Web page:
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New trial: Vitamin D helps alleviate pain in those with fibromyalgia

Posted on: January 20, 2014   by  Vitamin D Council


Researchers out of Austria have found that vitamin D supplementation may lessen pain in patients with fibromyalgia.

Fibromyalgia syndrome (FMS) is a disease characterized mainly by widespread pain throughout the body. Additionally those with FMS experience fatigue, memory and mood issues. Researchers aren’t sure yet what causes FMS, but some think it is due to increased sensitivity to pain signals by the brain.

Few studies have looked at vitamin D and FMS. So far, the main link found is that those suffering from FMS often have low vitamin D levels. Additionally, studies have shown vitamin D can be beneficial to different types of pain in general, not specific to FMS.

“Low blood levels of calcifediol [25(OH)D] are especially common in patients with severe pain and fibromyalgia. But although the role of calcifediol in the perception of chronic pain is a widely discussed subject, we lack clear evidence of the role of vitamin D supplementation in fibromyalgia patients,” stated lead researcher Dr. Florian Wepner.

This prompted researchers in the present study to ask, can vitamin D supplementation help with pain in those suffering from FMS?

To answer this question, the research team looked at a group of 30 women with FMS who all had vitamin D levels below 32 ng/ml. They randomized the women to either receive vitamin D supplementation or a placebo. Their goal for the vitamin D group was to raise their levels to between 32 and 48 ng/ml over the course of 20 weeks.

Twenty-four weeks after vitamin D supplementation stopped, the researchers found a marked reduction in perceived pain among the treatment group. Compared to the placebo group, the treatment group significantly improved on physical role functioning and on morning fatigue. There were, however, no alterations in depression or anxiety symptoms.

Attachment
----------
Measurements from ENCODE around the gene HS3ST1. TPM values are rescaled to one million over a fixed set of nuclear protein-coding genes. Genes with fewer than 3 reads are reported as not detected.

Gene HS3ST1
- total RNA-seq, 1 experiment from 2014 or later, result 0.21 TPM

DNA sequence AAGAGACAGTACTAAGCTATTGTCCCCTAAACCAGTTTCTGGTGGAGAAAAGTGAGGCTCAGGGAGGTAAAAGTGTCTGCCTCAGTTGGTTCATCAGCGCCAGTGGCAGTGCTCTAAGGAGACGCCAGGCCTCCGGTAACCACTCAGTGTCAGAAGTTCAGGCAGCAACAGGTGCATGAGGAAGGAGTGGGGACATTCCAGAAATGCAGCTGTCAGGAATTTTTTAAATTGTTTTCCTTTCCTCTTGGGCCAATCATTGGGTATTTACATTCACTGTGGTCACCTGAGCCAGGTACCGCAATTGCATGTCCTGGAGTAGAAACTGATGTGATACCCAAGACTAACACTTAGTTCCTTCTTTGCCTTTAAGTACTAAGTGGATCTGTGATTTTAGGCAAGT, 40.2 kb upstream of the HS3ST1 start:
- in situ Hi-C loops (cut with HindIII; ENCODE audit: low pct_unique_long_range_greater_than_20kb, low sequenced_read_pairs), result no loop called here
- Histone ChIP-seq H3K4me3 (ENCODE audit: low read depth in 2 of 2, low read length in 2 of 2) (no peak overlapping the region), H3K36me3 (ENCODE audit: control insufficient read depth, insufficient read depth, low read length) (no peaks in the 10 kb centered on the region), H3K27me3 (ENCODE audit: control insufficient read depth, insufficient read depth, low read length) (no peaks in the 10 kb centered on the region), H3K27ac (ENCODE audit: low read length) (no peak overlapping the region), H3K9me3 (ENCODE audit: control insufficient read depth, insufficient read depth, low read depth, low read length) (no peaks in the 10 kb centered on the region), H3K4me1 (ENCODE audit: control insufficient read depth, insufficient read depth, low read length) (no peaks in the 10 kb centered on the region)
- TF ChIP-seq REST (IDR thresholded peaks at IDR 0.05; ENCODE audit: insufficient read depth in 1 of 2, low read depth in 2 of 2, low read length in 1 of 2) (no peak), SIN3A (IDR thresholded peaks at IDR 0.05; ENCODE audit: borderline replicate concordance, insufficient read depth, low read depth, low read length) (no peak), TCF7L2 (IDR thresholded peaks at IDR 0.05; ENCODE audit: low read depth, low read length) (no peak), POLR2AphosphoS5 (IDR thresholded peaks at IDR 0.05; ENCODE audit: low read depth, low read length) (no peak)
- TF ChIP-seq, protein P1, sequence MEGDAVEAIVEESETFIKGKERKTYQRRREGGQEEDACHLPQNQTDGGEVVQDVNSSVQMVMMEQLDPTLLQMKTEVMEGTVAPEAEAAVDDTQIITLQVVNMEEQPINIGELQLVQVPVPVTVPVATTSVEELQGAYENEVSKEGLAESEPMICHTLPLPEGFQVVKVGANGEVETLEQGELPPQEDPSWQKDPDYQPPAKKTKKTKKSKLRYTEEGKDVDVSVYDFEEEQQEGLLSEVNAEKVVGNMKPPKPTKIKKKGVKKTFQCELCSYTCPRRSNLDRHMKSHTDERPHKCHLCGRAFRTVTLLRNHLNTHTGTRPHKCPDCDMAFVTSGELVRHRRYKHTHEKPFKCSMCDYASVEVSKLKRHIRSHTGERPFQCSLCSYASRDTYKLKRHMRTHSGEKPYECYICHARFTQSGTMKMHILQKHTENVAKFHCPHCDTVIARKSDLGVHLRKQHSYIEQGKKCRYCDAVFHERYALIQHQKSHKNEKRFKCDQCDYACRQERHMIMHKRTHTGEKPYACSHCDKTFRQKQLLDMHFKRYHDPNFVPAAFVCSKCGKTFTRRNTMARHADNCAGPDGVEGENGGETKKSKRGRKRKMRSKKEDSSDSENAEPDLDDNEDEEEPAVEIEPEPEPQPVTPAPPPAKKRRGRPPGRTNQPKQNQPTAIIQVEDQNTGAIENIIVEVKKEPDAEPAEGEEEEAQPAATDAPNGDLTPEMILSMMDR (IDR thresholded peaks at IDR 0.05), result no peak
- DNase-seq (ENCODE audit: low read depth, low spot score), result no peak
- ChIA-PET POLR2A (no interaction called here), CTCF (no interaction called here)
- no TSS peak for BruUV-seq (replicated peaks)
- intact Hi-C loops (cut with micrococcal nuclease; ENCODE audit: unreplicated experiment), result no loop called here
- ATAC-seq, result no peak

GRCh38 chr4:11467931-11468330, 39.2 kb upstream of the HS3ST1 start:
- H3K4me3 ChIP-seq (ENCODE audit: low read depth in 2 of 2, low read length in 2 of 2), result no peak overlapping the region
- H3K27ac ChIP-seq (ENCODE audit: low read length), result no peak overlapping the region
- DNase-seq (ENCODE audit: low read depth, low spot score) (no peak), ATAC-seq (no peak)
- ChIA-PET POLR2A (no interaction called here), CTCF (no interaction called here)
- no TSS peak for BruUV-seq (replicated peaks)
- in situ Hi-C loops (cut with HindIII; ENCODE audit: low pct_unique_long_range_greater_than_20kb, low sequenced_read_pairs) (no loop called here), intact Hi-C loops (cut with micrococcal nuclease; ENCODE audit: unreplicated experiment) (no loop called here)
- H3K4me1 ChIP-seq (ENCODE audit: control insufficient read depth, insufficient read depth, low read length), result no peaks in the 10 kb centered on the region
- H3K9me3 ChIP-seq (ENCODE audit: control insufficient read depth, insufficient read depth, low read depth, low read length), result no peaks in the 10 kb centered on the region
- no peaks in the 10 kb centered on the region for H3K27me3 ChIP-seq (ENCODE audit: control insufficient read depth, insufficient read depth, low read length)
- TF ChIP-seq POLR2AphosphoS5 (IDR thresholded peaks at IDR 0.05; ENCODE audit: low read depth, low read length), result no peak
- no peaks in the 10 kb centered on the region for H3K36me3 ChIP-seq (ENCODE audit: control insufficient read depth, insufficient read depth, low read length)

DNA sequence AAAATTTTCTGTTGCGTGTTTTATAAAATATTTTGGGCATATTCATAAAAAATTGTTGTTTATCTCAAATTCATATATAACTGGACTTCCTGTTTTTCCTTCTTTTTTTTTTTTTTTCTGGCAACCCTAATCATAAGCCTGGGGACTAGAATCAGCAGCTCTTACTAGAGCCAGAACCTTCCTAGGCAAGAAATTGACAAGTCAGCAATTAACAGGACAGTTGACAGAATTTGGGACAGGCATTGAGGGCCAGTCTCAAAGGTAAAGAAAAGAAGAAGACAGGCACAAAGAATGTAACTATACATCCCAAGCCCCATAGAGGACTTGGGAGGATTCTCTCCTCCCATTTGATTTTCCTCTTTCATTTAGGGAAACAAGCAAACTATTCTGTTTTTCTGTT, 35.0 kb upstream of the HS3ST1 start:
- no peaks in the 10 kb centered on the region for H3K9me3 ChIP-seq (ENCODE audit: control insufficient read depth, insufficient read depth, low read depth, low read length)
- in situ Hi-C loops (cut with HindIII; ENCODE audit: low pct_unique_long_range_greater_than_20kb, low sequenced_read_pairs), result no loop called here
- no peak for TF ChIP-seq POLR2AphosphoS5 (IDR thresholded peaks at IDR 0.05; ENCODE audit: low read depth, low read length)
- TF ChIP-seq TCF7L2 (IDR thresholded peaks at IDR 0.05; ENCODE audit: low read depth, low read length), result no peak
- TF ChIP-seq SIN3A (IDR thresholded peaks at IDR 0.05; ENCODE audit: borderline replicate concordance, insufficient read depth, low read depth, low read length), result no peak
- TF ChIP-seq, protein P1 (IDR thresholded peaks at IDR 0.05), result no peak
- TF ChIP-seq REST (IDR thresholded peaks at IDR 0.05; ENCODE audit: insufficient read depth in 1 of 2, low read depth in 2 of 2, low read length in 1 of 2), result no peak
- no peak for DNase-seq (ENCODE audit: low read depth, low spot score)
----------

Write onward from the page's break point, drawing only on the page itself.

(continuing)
“We believe that the data presented in the present study are promising. FMS is a very extensive symptom complex that cannot be explained by a vitamin D deficiency alone. However, vitamin D supplementation may be regarded as a relatively safe and economical treatment for FMS patients and an extremely cost-effective alternative or adjunct to expensive pharmacological treatment as well as physical, behavioral, and multimodal therapies,” said Dr. Wepner. “Vitamin D levels should be monitored regularly in FMS patients, especially in the winter season, and raised appropriately.”


Materese, T. Vitamin D supplements reduce pain in fibromyalgia sufferers. Elsevier Health Sciences, 2014.

2 Responses to New trial: Vitamin D helps alleviate pain in those with fibromyalgia

  1. EdwardHutchinson

    I’ve read the full text of this paper and was disappointed they researchers appeared unaware of Luxwolda’s work regarding what may be natural 25(OH)D levels for human DNA.

    Given this study was taking place in Austria a more generous use of Cholecalciferol supplements initially would have raised 25(OH)D faster. Maintaining 25(OH)D around 50ng/ml 125nmol/l for longer (rather than allowing it to drop from week 25) would have increased the time over which these FMS patients maintained a natural 25(OH)D status.
    The study only achieved/maintained effective 25(OH)D levels from weeks 10~30.

    I’d like to see the results of a study where Trial groups started recording results when 25(OH)D levels reached
    45ng/ml ~ 112.5nmol/l and 25(OH)D maintained between 45ng/ml and 60ng/ml for a whole 12 months (ideally 3 years) and in conjunction with ensuring dietary magnesium intakes compatible with the Magnesium RDA were checked and insufficiency corrected, throughout the trial.

    I was also concerned that in the introduction talk about a study that “revealed no significant effects of cholecalciferol (vitamin D2)” I suppose it’s just a typo but I’m surprised it wasn’t picked up.

    It’s also sad Vitamin D research continues to disregard Vitamin D cofactors such as magnesium and omega 3.

  2. Rita and Misty

    Iodine deficiency is a (more) serious deficiency than is recognized currently by either mainstream or alternative medicine.


    D, Iodine and selenium.

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